Many former employees in Chicago receive long-term disability insurance from their former employer’s group plan or insurance policy. Often, once you start receiving long-term disability benefits under an “any occupation” or “gainful occupation” definition of disability, you continue receiving those benefits until the end of the eligibility period under the policy (commonly Social Security Normal Retirement Age). But sometimes insurers attempt to terminate those benefits after years of paying the individual. If this happens, here are a few helpful things to consider.
Sometimes your condition improves, or your doctors give different opinions than they did before. Compare what your doctors state about your ability to work now to what they said before. If there is no change to their opinions, and no documented improvement in your condition, then the insurer’s process will be critical.
If the insurer terminated your benefits, consider what the insurer deemed important in approving your benefits and what process it followed. For instance, if it deemed your doctors’ unwavering opinions credible before, did they require additional proof before? Did the insurer require an FCE or IME to approve your benefits before? What tests did it communicate were necessary to approve your claim before?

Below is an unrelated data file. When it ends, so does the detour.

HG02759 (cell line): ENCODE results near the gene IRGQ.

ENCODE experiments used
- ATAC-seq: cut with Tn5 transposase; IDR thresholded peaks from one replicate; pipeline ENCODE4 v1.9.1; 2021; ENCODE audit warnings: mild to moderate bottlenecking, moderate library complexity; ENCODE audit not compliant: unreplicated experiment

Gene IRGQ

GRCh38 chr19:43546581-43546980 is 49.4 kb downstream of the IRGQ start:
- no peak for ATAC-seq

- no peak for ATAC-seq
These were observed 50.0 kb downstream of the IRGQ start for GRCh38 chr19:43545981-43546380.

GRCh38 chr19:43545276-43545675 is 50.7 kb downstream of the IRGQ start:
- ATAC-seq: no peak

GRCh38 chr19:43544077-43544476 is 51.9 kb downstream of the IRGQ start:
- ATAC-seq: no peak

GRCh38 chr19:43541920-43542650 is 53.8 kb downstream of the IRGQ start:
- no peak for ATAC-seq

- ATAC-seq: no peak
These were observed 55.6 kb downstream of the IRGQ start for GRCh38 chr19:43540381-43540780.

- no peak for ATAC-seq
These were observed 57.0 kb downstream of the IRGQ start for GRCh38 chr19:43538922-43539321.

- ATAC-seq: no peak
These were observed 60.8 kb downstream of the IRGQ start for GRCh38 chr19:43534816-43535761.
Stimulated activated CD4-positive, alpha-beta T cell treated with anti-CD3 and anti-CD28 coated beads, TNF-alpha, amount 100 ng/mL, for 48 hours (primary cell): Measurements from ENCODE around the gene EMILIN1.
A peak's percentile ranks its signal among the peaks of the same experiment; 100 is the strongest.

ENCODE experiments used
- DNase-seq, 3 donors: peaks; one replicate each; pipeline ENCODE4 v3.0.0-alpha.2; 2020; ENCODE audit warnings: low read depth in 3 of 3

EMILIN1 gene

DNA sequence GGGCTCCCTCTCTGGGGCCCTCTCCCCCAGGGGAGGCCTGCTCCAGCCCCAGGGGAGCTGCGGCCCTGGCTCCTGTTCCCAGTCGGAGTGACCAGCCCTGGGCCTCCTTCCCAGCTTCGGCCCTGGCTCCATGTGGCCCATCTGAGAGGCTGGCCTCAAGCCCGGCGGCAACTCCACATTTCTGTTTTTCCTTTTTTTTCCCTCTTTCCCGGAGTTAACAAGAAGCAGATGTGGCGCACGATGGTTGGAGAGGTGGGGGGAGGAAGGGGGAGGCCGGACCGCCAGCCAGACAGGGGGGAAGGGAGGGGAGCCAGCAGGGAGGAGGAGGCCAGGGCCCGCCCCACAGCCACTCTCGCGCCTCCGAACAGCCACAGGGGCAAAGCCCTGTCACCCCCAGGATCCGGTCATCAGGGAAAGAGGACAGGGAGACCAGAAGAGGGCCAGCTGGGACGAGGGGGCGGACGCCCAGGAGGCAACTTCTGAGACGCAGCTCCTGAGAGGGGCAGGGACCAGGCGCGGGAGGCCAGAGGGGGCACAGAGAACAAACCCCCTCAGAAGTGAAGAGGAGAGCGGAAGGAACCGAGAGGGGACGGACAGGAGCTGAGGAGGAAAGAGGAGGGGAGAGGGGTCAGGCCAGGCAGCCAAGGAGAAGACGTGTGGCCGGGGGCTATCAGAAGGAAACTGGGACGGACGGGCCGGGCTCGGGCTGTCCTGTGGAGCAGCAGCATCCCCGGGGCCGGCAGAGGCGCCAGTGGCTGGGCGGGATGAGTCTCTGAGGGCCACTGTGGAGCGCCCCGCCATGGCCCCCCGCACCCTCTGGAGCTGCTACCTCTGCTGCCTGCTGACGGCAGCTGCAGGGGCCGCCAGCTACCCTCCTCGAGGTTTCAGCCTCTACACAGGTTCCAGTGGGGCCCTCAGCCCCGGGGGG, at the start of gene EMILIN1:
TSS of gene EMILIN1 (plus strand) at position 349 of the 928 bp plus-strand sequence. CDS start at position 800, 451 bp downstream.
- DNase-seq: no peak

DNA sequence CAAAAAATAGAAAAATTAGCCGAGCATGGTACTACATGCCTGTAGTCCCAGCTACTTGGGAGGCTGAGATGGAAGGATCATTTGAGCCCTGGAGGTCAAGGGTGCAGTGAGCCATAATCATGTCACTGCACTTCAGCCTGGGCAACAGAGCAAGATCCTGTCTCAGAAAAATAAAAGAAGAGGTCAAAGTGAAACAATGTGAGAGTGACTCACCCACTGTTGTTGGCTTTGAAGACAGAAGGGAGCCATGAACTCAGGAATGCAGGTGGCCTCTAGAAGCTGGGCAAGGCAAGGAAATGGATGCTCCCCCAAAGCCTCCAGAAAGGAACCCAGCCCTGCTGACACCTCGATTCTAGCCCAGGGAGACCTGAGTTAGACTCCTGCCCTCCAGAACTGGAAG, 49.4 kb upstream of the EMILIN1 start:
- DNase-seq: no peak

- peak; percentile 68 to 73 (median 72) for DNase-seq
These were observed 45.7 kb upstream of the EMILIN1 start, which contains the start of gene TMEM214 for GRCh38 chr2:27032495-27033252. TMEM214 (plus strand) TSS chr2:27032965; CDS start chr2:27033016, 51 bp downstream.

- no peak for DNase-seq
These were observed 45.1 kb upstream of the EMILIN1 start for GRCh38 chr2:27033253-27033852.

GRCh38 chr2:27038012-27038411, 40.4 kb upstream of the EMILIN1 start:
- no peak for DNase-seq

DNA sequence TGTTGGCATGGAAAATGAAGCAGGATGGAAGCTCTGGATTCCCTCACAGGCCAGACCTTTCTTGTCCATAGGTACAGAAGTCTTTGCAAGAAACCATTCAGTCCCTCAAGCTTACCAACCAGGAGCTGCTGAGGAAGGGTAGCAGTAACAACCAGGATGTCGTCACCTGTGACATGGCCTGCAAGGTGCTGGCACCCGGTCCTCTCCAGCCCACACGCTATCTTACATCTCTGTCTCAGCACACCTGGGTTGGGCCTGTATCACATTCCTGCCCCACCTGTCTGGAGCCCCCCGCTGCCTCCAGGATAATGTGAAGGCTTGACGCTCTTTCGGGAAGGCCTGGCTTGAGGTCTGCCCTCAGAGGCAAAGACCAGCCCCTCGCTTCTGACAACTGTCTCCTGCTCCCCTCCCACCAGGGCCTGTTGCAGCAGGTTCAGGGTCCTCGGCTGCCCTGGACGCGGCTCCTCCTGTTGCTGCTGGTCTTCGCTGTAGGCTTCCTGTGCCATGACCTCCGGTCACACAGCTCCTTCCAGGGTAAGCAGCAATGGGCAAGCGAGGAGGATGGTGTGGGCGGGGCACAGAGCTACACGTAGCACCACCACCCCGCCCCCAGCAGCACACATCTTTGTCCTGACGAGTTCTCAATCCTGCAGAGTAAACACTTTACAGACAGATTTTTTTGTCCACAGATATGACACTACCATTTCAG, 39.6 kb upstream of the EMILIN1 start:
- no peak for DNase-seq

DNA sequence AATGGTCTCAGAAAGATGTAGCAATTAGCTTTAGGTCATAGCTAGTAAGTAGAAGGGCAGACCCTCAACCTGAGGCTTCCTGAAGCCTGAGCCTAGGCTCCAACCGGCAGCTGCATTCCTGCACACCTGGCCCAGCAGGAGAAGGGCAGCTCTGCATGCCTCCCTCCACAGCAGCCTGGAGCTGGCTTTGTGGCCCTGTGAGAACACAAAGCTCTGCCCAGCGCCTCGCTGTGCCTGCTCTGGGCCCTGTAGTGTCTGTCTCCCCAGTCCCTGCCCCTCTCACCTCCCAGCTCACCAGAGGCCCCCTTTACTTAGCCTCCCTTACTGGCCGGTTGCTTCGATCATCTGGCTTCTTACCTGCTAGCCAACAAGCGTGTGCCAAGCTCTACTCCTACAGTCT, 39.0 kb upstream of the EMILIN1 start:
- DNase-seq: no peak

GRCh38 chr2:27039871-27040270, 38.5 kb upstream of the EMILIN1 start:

The last step is comparing the insurer’s prior process to result in approval to the current process resulting in termination. Most often, if an insurer terminated benefits years into paying you, and your condition has not improved, the insurer’s process changed. Compare its current process to the prior process. This will show the insurer already determined a reasonable review process, and its current process likely failed to live up to the insurer’s own demonstrated standard.
A good example of this reasoning occurred recently in Skinder v. Federal Express Long Term Disability Plan, No. 5:19-cv-153, 2021 WL 1377982 (W.D.N.C. Apr. 11, 2021). Aetna found Skinder totally disabled from any work since 2004, and then terminated her benefits in 2018. In the first review, Aetna determined an FCE was necessary to demonstrate disability. But when Aetna terminated her benefits 14 years later, it relied upon paper medical reviews. When Skinder sued under ERISA § 502(a), the court agreed Aetna abused its discretion because there appeared to be no improvement to Skinder’s condition, her doctors consistently opined she was disabled, but Aetna’s process changed.
If an insurance company terminated your long-term disability benefits after years of paying them, talk to an experienced ERISA long-term disability attorney immediately.